We further reported that Enbridge has reimbursed US police $2.4m for arresting and surveilling hundreds of demonstrators in Minnesota who oppose construction of its Line 3 pipeline, according to documents the Guardian obtained through a public records request.
Protests have delayed work on the pipeline and police have arrested more than 900 demonstrators opposing the infrastructure and its impact on climate and Indigenous rights, according to the Pipeline Legal Action Network.
Native American-led protests in Washington, DC, today – the start of five days of demonstrations demanding greater action on the climate crisis and climate injustice – appear to have been subjected already to government use of the long range acoustic device (LRAD).
This despite the protests being non-violent, though inevitably loud and passionate, with drumming, chanting, whooping and cheering.
An LRAD emits a piercing sound. Here’s a clip from a tweet by the Indigenous Environmental Network, the grassroots climate and conservative activism coalition.
And here’s the Climate Justice Alliance:
Indigenous Peoples’ Day events
There are numerous events taking place across the US today to celebrate or debate the holiday.
One of these is a free Smithsonian webinar taking place at 1pm Eastern Time, which the Indian Country Today news website describes will: highlight youth of blended Black and Native heritage who use art, activism, and policy to advance Black and Indigenous solidarity and affect positive change in their communities.
The event website asks: How are Black-Indigenous youth working to advance social justice? This Indigenous Peoples’ Day program highlights youth of blended Black and Native heritage who use art, activism, and policy to advance Black and Indigenous solidarity and affect positive change in their communities.
Moderated by Amber Starks (African American and Muscogee [Creek]) she/her. Panelists include Joy SpearChief-Morris (African American and Kainai Blood Tribe), Kyle T. Mays (Black and Saginaw Chippewa) he/him/his, and Autumn Rose Williams (Black and Shinnecock). Learn more about the panelists here.
The program is free, but advance registration is required…and will be available on demand after it premieres.
This program is part of the Youth in Action: Conversations about Our Future series, which features young Native activists and change-makers from across the Western Hemisphere who are working towards equity and social justice for Indigenous peoples.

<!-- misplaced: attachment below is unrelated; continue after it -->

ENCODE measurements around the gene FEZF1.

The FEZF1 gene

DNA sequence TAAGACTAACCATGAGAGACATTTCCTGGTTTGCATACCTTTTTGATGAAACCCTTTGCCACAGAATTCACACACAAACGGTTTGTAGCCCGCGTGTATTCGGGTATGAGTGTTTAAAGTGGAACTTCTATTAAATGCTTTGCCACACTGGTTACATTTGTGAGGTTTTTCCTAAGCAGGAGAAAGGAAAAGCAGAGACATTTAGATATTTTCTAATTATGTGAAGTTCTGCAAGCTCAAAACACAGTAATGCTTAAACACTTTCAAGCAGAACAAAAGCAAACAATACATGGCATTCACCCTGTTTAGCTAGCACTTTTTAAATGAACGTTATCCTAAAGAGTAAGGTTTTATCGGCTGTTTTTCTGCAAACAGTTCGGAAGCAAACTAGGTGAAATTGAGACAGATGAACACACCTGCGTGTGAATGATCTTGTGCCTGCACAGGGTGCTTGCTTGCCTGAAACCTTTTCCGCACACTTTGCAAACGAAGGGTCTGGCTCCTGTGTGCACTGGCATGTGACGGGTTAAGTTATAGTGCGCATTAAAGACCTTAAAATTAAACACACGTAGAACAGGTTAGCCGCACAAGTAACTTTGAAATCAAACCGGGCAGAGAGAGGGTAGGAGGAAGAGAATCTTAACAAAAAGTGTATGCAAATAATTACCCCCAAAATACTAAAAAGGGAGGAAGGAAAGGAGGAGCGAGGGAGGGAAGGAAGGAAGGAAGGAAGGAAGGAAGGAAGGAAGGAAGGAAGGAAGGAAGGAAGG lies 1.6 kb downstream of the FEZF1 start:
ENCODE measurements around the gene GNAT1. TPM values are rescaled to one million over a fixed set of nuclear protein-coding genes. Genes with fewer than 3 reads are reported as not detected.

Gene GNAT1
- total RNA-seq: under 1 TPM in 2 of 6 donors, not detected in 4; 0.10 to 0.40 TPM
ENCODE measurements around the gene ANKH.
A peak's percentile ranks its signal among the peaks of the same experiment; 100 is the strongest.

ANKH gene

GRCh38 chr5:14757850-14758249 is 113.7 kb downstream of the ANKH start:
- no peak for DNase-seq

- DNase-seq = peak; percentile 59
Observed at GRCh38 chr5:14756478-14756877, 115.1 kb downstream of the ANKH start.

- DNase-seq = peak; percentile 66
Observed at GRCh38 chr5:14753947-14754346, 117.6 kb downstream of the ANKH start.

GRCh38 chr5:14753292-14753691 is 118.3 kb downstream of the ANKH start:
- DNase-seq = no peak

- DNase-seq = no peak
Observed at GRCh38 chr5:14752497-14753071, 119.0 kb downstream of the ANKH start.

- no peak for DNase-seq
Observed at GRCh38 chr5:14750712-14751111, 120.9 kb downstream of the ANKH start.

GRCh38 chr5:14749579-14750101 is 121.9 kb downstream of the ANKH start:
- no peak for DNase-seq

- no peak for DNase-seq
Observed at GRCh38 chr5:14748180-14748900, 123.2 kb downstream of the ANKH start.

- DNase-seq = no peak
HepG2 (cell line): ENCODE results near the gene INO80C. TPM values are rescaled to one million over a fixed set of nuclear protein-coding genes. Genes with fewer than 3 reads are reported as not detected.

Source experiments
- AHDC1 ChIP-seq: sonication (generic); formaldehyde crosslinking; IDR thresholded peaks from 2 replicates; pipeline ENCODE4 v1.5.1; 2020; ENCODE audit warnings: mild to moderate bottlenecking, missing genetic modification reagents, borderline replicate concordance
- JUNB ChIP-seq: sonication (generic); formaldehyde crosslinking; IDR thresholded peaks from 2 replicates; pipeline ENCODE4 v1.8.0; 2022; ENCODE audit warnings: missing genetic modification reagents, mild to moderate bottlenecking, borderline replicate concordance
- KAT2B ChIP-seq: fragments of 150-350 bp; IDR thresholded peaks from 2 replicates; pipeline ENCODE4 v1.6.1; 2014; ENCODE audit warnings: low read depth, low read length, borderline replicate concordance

Meanwhile, from Anchorage and Arizona to Washington State and Washington, DC: Alaska Pacific University is holding an event this afternoon (eastern time), there are a number of events streaming from Tucson, things are happening in Ohio, Oklahoma, Pennsylvania, Nebraska, Minnesota, Colorado, New Mexico, California (Indigenous Pride LA 2021 and more) and in many more places.
At 5.30pm ET, Kansas congresswoman Sharice Davids will talk in Washington, DC. More details on all this from Indian Country Today.
Indigenous Peoples’ Day in the United States today is occurring as the United Nations holds one event and prepares for another with huge relevance to Native Americans, First Nation and indigenous people everywhere.
The noise is already building around the COP26 crucial global climate crisis talks to be held in Glasgow, in the UK, next month. US climate envoy John Kerry warned in an interview with the Guardian today that: “There is not a wall that comes down after Glasgow. It is the starting line for the rest of the decade.”
Meanwhile, beginning virtually today and ending next year in person in Kunming, China, is UN COP15, of which agency Reuters notes: about 195 countries are expected to finalise a new pact to safeguard the planet’s plants, animals and ecosystems at the two-part COP15 U.N. summit.
The accord will build on the 1992 UN Convention on Biological Diversity, designed to protect the planet’s rich catalogue of plant and animal species, ensure sustainable use of natural resources and enshrine the “biocultural rights” of indigenous communities.
Such rights are interpreted differently by each indigenous group but often include intellectual property, such as ancestral knowledge and practices handed down between generations.
Those range from farming methods, crops and plant-based medicine used in an area to traditional arts and crafts. Ancient plant remedies often form the basis of modern treatments…..
…..Indigenous peoples in the Amazon rainforest have a clear message for decision-makers ahead of two global environment conferences: respect our land and human rights to slow climate change and protect biodiversity.
“People who exploit and take out resources don’t live (in the Amazon) – but we do. The forest is our home,” said Nemonte Nenquimo, a native leader of Ecuador’s Waorani people.
“If we don’t protect the forest, climate change will get worse and unknown illnesses will come,” she told the Thomson Reuters Foundation in a video call from her Amazon community.